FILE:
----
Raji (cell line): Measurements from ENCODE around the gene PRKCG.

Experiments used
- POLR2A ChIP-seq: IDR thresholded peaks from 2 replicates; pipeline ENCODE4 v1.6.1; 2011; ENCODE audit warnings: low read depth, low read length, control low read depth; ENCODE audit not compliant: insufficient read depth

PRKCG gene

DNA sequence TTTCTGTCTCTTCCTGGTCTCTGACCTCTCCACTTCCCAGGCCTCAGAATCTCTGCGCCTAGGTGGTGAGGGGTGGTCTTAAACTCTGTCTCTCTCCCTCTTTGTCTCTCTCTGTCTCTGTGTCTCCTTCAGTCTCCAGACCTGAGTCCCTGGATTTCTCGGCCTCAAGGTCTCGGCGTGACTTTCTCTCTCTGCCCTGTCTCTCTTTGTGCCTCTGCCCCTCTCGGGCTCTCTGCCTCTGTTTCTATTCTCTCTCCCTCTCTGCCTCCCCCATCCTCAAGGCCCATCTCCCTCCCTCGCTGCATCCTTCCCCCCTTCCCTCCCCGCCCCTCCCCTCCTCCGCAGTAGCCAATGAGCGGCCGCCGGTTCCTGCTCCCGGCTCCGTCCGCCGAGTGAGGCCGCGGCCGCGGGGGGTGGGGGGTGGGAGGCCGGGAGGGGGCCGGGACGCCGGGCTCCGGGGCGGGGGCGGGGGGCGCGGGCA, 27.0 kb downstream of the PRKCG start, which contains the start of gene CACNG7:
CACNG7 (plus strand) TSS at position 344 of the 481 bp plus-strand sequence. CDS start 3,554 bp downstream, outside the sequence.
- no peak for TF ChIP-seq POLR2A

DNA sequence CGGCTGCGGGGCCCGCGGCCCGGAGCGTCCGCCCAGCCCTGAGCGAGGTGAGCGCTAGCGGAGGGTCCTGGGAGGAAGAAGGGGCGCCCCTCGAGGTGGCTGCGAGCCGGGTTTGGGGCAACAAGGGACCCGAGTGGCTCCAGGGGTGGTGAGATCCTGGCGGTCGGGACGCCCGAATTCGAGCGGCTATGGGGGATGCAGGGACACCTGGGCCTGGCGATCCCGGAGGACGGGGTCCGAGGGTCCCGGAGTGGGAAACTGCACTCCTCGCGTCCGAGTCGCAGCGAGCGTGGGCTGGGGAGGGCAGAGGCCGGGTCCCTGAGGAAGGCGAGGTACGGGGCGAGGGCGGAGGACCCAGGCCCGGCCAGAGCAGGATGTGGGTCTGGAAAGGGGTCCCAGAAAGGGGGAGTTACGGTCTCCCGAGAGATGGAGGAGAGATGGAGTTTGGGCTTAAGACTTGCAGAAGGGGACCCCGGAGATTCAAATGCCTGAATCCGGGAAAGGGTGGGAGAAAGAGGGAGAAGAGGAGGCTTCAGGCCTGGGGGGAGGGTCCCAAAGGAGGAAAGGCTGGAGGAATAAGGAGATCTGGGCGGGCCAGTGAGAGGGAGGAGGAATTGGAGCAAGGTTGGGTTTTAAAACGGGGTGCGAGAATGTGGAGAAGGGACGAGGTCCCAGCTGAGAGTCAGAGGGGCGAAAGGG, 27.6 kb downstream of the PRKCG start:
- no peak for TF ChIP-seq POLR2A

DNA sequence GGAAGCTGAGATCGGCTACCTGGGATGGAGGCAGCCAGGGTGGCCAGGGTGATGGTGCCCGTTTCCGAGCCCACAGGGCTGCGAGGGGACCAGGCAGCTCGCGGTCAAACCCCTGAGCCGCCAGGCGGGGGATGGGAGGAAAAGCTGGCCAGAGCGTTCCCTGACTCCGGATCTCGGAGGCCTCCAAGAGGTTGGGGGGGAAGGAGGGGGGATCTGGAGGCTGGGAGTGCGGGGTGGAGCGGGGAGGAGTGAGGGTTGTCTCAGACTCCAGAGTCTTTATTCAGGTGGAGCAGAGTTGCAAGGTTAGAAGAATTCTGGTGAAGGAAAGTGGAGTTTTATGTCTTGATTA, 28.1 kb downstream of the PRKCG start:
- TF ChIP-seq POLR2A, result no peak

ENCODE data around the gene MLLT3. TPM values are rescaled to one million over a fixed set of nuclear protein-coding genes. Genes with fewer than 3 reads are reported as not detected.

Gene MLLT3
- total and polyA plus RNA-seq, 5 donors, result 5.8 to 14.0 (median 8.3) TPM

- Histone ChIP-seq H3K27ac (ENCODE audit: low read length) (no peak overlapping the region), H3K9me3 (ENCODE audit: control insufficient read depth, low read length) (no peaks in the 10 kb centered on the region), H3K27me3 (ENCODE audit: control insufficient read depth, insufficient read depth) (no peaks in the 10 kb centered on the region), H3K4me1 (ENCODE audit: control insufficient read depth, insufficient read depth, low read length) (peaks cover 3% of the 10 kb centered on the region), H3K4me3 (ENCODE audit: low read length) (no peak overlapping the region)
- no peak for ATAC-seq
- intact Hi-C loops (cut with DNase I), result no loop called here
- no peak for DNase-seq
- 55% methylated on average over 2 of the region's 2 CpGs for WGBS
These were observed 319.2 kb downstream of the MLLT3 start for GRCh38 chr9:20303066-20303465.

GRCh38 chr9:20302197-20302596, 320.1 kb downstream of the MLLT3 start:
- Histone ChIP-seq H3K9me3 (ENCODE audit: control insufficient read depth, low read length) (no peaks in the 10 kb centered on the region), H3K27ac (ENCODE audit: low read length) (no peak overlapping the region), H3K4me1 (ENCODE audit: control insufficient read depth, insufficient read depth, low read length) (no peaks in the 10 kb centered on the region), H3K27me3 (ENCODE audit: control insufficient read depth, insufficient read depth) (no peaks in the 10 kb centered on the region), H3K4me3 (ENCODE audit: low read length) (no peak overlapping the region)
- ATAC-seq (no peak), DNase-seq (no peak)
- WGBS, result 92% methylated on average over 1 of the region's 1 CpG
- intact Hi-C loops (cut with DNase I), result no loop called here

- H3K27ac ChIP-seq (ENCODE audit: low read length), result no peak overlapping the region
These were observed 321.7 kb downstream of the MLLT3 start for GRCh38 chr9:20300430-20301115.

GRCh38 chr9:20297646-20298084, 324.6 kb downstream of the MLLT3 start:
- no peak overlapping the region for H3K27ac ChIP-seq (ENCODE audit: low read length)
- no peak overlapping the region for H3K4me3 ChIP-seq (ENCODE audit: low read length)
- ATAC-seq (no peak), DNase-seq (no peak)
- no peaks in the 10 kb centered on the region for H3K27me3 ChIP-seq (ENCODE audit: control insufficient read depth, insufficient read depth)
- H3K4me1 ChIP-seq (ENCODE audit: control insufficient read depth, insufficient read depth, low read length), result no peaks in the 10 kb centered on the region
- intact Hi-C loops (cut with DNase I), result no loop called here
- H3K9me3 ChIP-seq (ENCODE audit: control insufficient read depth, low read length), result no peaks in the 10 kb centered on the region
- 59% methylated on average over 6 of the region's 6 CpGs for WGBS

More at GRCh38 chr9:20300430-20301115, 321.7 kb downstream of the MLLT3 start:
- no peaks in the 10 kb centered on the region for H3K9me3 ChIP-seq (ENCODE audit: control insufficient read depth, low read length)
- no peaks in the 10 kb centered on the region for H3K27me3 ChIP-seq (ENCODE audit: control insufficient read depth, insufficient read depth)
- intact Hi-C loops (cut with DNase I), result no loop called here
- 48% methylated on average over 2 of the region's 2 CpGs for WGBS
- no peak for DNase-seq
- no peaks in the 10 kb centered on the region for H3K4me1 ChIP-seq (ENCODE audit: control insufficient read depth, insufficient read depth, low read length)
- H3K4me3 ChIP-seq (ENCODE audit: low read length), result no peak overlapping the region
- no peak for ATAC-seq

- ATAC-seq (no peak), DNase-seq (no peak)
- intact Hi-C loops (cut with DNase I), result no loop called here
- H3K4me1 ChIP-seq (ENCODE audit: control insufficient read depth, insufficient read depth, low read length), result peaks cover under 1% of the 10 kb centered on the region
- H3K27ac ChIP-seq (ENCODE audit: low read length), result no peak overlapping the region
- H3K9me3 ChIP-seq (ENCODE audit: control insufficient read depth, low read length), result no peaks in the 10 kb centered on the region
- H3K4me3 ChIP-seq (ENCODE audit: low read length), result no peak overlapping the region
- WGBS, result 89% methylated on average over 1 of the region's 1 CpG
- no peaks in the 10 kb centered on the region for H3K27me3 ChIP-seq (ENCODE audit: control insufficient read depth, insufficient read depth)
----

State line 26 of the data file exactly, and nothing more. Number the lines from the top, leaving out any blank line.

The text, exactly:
- H3K27ac ChIP-seq (ENCODE audit: low read length), result no peak overlapping the region